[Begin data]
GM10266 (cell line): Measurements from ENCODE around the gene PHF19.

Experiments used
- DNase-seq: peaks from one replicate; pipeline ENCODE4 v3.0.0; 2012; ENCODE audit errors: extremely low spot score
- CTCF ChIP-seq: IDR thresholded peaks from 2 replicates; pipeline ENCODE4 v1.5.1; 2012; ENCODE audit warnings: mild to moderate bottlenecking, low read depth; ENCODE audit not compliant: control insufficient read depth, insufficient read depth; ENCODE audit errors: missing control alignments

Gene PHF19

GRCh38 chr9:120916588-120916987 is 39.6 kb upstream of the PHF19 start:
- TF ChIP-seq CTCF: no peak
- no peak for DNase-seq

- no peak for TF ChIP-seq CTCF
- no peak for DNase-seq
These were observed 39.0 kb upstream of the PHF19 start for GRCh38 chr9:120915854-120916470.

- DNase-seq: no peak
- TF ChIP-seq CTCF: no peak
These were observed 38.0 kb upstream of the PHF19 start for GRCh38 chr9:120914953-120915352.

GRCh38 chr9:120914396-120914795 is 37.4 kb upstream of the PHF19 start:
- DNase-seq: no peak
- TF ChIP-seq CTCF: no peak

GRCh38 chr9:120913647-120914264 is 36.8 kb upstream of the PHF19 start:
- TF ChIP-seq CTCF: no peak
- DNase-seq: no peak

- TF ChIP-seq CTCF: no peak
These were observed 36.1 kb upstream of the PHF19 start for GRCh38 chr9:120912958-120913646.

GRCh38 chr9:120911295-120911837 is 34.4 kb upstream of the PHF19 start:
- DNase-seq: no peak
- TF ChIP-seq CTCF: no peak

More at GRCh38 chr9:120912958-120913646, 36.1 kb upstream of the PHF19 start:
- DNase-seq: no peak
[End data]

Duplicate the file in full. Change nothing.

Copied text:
GM10266 (cell line): Measurements from ENCODE around the gene PHF19.

Experiments used
- DNase-seq: peaks from one replicate; pipeline ENCODE4 v3.0.0; 2012; ENCODE audit errors: extremely low spot score
- CTCF ChIP-seq: IDR thresholded peaks from 2 replicates; pipeline ENCODE4 v1.5.1; 2012; ENCODE audit warnings: mild to moderate bottlenecking, low read depth; ENCODE audit not compliant: control insufficient read depth, insufficient read depth; ENCODE audit errors: missing control alignments

Gene PHF19

GRCh38 chr9:120916588-120916987 is 39.6 kb upstream of the PHF19 start:
- TF ChIP-seq CTCF: no peak
- no peak for DNase-seq

- no peak for TF ChIP-seq CTCF
- no peak for DNase-seq
These were observed 39.0 kb upstream of the PHF19 start for GRCh38 chr9:120915854-120916470.

- DNase-seq: no peak
- TF ChIP-seq CTCF: no peak
These were observed 38.0 kb upstream of the PHF19 start for GRCh38 chr9:120914953-120915352.

GRCh38 chr9:120914396-120914795 is 37.4 kb upstream of the PHF19 start:
- DNase-seq: no peak
- TF ChIP-seq CTCF: no peak

GRCh38 chr9:120913647-120914264 is 36.8 kb upstream of the PHF19 start:
- TF ChIP-seq CTCF: no peak
- DNase-seq: no peak

- TF ChIP-seq CTCF: no peak
These were observed 36.1 kb upstream of the PHF19 start for GRCh38 chr9:120912958-120913646.

GRCh38 chr9:120911295-120911837 is 34.4 kb upstream of the PHF19 start:
- DNase-seq: no peak
- TF ChIP-seq CTCF: no peak

More at GRCh38 chr9:120912958-120913646, 36.1 kb upstream of the PHF19 start:
- DNase-seq: no peak